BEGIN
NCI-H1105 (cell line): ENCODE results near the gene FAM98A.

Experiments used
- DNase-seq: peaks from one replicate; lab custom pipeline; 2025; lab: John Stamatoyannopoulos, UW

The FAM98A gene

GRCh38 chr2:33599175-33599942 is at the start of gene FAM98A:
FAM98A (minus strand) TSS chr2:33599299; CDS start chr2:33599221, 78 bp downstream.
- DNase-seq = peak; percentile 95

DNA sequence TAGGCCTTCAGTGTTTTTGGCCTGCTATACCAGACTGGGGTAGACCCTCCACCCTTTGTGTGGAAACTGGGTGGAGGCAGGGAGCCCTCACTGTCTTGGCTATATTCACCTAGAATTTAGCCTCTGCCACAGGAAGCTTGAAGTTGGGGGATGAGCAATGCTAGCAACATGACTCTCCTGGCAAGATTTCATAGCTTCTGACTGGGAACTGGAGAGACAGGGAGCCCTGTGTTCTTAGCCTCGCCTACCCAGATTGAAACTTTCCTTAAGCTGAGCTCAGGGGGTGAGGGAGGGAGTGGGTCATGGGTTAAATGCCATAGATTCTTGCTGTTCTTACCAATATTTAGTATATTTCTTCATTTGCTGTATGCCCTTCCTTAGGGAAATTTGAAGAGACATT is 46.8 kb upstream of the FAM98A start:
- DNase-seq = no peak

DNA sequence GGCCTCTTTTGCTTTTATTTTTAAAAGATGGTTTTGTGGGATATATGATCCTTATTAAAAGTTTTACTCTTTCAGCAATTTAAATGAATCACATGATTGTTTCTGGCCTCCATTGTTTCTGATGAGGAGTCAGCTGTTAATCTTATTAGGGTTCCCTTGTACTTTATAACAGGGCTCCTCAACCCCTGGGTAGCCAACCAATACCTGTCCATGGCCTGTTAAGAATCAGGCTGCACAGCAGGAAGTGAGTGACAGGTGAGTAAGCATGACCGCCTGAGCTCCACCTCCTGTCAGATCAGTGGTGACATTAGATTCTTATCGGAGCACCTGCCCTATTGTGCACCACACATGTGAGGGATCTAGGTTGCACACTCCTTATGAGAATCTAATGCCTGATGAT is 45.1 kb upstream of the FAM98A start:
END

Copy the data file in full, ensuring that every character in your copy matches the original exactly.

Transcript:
NCI-H1105 (cell line): ENCODE results near the gene FAM98A.

Experiments used
- DNase-seq: peaks from one replicate; lab custom pipeline; 2025; lab: John Stamatoyannopoulos, UW

The FAM98A gene

GRCh38 chr2:33599175-33599942 is at the start of gene FAM98A:
FAM98A (minus strand) TSS chr2:33599299; CDS start chr2:33599221, 78 bp downstream.
- DNase-seq = peak; percentile 95

DNA sequence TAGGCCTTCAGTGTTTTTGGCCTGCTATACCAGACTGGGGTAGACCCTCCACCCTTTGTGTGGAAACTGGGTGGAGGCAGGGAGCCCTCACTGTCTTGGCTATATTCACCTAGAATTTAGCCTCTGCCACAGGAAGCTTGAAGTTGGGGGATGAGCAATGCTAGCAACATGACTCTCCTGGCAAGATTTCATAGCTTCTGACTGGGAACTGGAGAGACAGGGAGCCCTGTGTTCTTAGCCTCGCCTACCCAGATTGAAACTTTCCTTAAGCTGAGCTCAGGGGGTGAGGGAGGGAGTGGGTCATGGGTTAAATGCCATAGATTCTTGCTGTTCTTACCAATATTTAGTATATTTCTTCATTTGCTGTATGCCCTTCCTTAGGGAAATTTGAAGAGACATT is 46.8 kb upstream of the FAM98A start:
- DNase-seq = no peak

DNA sequence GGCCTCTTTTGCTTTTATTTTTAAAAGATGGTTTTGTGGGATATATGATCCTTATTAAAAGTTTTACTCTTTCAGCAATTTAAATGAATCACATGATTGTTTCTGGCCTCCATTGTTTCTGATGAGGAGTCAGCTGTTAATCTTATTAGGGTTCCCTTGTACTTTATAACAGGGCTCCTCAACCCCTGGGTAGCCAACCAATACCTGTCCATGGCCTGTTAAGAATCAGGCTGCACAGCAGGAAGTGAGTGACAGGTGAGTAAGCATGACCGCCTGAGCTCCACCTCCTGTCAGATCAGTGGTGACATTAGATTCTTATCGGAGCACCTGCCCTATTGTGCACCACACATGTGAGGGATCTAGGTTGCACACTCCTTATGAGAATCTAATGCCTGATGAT is 45.1 kb upstream of the FAM98A start: